The story appears on

Page A4

February 26, 2024

GET this page in PDF

Free for subscribers

View shopping cart

Related News

Home » Opinion

When young people turn to yangsheng, it might be somewhat disturbing

It is naturally assumed that young people should be at their most vigorous in terms of their physical condition, and are as yet decades away from the age exhibiting excessive faith in the curative property of a bottle, or obsession with means of yangsheng (care for good health).

I am not belittling the concept of yangsheng. As a salient feature emanating from Confucian and Taoist outlook, it is usually cited as evidence of the superiority of traditional Chinese medicine emphasis on “preventive medicine.”

Nevertheless, it is a bit disturbing when yangsheng is increasingly recommended or extolled by Generation Z, or those still younger.

According to a recent survey by CCTV on La Belle Vie in China, among people aged 18 to 35, health-related consumption ranked in third place among the most desired items of consumption for 2023.

Another survey on the nutraceutical consumption trend for Generation Z, published in 2022, found that young people are among the chief consumers of nutraceuticals, with a permanent urban resident spending on average in excess of 1,000 yuan (US$142) per month with a view to the upkeep of their health. This might include tuina, physiotherapy, or various kinds of medicine believed to be curative for shoulder periarthritis, or spinal issues linked with a sedentary lifestyle.

The paradigm shift is, of course, excess use of computers or mobile phones.

I have known of a college student who constantly blames his desk, chair, the air, the humidity or temperature for a wide range of chronic physical conditions.

Like many of his coevals, he spent an ordinate amount of time before a laptop, but would not hear of any suggestion that this sedentary life might lead to spinal rigidity, shoulder pain, and failing eyesight, and his symptoms might ease if he bestirs himself from his seat from time to time, venture outside for some fresh air, walk or exercise.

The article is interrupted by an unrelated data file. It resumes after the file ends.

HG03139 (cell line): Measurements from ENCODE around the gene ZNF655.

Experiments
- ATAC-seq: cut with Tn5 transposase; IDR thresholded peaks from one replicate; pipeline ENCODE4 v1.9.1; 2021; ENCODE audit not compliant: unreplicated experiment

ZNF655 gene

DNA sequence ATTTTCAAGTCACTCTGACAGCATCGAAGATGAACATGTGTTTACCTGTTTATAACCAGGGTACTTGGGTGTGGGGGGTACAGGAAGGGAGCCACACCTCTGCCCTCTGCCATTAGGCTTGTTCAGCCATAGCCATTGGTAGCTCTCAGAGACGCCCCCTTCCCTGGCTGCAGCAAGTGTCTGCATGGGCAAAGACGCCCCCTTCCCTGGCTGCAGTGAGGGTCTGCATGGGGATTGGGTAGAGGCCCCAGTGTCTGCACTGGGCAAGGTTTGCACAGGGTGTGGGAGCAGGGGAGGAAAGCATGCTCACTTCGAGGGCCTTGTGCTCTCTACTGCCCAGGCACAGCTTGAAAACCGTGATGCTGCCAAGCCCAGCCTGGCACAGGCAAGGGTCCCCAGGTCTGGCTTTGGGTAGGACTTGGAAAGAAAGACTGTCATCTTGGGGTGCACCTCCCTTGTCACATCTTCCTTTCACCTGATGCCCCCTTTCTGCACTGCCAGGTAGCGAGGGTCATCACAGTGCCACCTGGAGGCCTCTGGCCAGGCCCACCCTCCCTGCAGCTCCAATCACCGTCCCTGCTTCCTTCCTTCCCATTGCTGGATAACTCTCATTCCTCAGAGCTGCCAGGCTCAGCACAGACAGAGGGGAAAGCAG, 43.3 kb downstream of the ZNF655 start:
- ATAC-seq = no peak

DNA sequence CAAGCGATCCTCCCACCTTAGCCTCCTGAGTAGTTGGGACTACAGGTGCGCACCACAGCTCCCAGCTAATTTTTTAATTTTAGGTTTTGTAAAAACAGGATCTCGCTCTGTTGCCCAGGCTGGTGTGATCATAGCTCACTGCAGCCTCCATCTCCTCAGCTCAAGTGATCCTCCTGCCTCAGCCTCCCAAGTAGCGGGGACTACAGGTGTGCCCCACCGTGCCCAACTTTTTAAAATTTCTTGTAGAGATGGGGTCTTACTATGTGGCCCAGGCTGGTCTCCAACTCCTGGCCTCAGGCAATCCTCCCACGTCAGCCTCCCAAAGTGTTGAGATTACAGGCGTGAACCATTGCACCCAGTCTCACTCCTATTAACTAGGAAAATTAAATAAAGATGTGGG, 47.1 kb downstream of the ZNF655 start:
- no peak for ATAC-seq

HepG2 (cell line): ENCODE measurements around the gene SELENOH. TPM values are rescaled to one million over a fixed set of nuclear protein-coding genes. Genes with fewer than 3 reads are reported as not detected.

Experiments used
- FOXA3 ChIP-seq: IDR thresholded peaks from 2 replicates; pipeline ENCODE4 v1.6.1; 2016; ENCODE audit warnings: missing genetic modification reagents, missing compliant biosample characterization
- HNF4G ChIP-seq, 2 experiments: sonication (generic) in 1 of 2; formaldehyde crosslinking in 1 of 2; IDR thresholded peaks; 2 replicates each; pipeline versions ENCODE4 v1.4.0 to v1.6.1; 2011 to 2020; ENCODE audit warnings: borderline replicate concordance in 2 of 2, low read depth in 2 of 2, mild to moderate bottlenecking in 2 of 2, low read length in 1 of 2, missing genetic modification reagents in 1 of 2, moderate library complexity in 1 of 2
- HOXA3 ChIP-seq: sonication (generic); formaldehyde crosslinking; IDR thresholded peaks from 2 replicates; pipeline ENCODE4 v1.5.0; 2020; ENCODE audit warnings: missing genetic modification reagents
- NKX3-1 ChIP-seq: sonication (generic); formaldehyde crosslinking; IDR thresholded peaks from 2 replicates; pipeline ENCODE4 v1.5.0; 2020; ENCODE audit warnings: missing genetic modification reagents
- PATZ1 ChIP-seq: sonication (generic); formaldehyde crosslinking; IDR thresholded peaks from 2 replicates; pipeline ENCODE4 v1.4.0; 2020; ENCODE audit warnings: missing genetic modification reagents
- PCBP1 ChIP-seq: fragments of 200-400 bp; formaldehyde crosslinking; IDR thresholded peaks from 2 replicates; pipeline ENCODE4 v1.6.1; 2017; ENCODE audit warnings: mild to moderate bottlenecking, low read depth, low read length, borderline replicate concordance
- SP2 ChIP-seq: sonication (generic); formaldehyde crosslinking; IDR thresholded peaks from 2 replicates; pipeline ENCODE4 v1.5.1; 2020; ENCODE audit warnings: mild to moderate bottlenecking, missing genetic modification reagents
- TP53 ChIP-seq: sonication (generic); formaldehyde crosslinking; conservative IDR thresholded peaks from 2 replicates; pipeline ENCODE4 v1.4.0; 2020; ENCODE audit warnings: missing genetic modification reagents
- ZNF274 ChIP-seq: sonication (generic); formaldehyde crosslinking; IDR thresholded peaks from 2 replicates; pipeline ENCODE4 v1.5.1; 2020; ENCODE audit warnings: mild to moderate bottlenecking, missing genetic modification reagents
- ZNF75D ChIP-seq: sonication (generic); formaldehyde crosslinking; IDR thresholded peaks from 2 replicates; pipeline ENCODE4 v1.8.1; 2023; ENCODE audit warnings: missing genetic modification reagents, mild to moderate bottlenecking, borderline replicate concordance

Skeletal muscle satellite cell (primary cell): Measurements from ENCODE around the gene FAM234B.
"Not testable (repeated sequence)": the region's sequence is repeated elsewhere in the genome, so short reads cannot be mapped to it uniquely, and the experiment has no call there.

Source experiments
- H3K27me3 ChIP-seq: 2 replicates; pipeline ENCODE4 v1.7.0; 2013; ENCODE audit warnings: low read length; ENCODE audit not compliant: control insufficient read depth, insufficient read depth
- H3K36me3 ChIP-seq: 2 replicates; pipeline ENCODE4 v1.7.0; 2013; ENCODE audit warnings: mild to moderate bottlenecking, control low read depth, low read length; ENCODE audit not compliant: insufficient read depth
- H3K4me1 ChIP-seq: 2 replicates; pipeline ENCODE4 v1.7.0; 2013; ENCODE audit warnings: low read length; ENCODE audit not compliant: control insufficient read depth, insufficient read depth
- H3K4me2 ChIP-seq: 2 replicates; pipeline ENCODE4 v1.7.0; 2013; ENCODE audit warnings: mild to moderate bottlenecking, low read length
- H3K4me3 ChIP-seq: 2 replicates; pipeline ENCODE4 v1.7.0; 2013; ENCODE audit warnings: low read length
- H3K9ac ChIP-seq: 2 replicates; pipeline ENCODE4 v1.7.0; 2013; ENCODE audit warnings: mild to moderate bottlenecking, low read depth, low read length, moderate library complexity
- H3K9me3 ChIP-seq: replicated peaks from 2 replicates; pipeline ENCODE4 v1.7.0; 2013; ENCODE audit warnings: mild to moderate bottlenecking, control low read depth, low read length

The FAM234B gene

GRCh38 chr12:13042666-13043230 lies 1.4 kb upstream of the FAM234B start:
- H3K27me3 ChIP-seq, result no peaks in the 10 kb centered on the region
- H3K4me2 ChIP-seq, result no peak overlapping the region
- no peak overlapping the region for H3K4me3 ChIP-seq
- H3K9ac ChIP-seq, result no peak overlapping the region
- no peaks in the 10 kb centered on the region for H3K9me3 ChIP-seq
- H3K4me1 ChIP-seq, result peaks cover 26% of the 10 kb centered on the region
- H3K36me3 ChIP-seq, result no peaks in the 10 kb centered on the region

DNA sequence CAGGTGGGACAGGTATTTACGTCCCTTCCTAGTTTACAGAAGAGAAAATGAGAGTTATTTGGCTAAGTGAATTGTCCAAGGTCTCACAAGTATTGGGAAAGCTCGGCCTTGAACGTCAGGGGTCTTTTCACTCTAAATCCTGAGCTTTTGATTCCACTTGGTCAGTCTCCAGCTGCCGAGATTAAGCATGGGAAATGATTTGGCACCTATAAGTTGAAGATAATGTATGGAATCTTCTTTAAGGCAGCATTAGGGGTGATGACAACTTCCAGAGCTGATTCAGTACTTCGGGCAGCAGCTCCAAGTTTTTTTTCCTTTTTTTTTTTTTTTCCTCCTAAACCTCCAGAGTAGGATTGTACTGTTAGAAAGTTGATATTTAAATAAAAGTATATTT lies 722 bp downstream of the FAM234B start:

I am fully sympathetic with his plight, though my sympathy diminished when I realized it was not easy for him to yank oneself from the screen.

While escorting my wife recently in a GI endoscopy examination at Renji Hospital in Pudong, I was astonished by the number of patients awaiting the examination, with many of them trying to obtain information about pre-test medication, how to be alerted about one’s turn for the tests, and other issues.

The pandemonium naturally led to simmering rage as to why all patients had to thread their way to a machine for relevant instructions, and why there was only one nurse who tried to field queries from all directions with professional despatch and admirable patience.

There was natural bewilderment as to why not commit more space, seats and nurses to those people badly in need of medical assistance.

But then I thought again.

In the socialized medicine scenario, I was required to contribute my humble share toward their medical expenditure.

If they get to be examined in more ideal conditions, it means I would have to foot part of the bill.

I would willingly do my bit for elderly people, and those afflicted with congenital deficiencies, and those exemplary civil servants who had overworked in serving the people.

But what’s wrong with those people much younger than me who were jostling among the multitudes waiting for their turn for a GI endoscopy?

I was reminded of the saying that “YOU yourself are primarily responsible for your own health.” Not the medical professionals, the Taoist sages, or the numerous quacks trying to palm off their panaceas onto the gullible elderly or, increasingly, vulnerable youth.

Here is my two cents for those suffering from dyspepsia.

When you can walk, avoid the use of escalators or other mechanical conveyances. Reserve them for the elderly and the needy.

When you are consuming your food, enjoy it, reflecting how lucky you are to be able to enjoy the simple fare even though your role in its production is suspicious.

When you are answering the call of nature, think of the wondrous natural cycle and recycle and upcycle of everything under the sun, and refuse to be tempted by that stupid gadget in your hand. The perpetual hysteria of a laugh track and noises audible from many public toilets are decidedly in bad smell.


Copyright © 1999- Shanghai Daily. All rights reserved.Preferably viewed with Internet Explorer 8 or newer browsers.

沪公网安备 31010602000204号

Email this to your friend